Justice Minister Ziyambi Ziyambi has revealed plans by government to repeal clauses in the Sexual Offences Act which criminalise the deliberate transmitting of HIV by positive sexual partners.
Addressing backbenchers during parliament's question and answer session on Wednesday, Minister Ziyambi said the law has not served its intended purpose of reducing the spread of the virus.
"... Indeed when the legislation came into effect, the thinking there was that, we need to control the spread of HIV by criminalising those who transmit it to partners willingly.
"But global thinking is that the law stigmatises people living with HIV and AIDS. Studies have shown that it does not produce the intended results that it is intended to achieve and so what the ministry is going to do is repeal that section of the law," said Ziyambi.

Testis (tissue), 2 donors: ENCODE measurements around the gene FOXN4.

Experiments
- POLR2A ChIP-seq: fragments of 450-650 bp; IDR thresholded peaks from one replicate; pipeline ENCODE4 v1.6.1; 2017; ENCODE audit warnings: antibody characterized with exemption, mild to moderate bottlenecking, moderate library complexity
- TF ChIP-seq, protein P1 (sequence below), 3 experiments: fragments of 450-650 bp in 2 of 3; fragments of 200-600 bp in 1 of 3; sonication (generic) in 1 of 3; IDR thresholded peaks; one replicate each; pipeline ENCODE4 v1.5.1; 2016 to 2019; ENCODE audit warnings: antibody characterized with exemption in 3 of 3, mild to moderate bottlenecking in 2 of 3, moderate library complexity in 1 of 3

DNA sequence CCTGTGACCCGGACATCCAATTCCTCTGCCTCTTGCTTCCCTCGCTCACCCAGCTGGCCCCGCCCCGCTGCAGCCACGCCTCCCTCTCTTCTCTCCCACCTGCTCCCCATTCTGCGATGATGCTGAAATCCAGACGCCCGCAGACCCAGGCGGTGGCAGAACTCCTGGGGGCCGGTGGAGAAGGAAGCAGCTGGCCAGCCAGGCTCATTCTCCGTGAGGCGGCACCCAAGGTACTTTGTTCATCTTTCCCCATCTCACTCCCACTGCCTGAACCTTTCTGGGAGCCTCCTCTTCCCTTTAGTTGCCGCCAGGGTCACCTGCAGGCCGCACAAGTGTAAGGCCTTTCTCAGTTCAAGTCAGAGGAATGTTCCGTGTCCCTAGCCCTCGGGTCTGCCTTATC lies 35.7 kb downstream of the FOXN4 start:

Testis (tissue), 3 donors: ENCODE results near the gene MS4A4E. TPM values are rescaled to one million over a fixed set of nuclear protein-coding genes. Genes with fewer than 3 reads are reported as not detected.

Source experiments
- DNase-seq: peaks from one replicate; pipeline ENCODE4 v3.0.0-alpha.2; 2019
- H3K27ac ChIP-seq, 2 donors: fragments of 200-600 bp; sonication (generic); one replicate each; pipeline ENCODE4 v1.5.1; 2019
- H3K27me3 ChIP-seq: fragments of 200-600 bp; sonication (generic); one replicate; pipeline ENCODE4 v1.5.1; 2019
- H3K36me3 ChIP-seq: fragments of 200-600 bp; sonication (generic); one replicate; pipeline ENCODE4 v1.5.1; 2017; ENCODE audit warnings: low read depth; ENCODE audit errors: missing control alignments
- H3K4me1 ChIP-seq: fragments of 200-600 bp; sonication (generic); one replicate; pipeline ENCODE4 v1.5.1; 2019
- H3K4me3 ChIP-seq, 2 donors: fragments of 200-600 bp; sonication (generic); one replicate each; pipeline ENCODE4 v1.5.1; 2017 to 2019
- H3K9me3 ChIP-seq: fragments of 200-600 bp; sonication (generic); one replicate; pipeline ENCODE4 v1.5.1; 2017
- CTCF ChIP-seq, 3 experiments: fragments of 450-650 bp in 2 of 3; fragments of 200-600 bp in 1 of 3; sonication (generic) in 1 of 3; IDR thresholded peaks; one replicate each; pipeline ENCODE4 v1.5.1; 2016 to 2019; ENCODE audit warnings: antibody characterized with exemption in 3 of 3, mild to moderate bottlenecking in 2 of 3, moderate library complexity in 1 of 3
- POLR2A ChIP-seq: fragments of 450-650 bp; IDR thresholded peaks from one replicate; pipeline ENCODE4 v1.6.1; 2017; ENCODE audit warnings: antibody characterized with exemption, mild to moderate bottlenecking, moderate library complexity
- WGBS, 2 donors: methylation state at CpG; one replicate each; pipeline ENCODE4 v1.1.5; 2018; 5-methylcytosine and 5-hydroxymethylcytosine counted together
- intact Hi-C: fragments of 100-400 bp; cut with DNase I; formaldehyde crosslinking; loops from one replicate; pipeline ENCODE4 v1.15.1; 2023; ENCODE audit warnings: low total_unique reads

The Minister was responding to a direct question by Zengeza West MP Job Sikhala who had asked what government was doing in terms of decriminalising the deliberate spread of HIV by sexual partners.
The MDC legislator had also asked if the government was willing to reverse the law arguing it stigmatises people living with HIV and AIDS.
Minister Ziyambi said the envisaged changes could come through the Marriage Bill Act.
"We are looking at perhaps introducing that amendment through the Marriage Bill Act that is due to come," he said.
Zimbabwe in 2001 introduced the Sexual Offences Act which came with criminalisation on deliberate transmission of HIV either through rape cases or by those who do not inform their sexual partners about their HIV positive status in cases of unprotected sex.